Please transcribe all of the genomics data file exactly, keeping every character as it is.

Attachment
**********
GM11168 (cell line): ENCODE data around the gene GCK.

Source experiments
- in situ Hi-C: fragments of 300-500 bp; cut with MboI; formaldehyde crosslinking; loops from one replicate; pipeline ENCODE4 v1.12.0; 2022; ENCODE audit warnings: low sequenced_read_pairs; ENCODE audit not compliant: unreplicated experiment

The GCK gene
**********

GM11168 (cell line): ENCODE data around the gene GCK.

Source experiments
- in situ Hi-C: fragments of 300-500 bp; cut with MboI; formaldehyde crosslinking; loops from one replicate; pipeline ENCODE4 v1.12.0; 2022; ENCODE audit warnings: low sequenced_read_pairs; ENCODE audit not compliant: unreplicated experiment

The GCK gene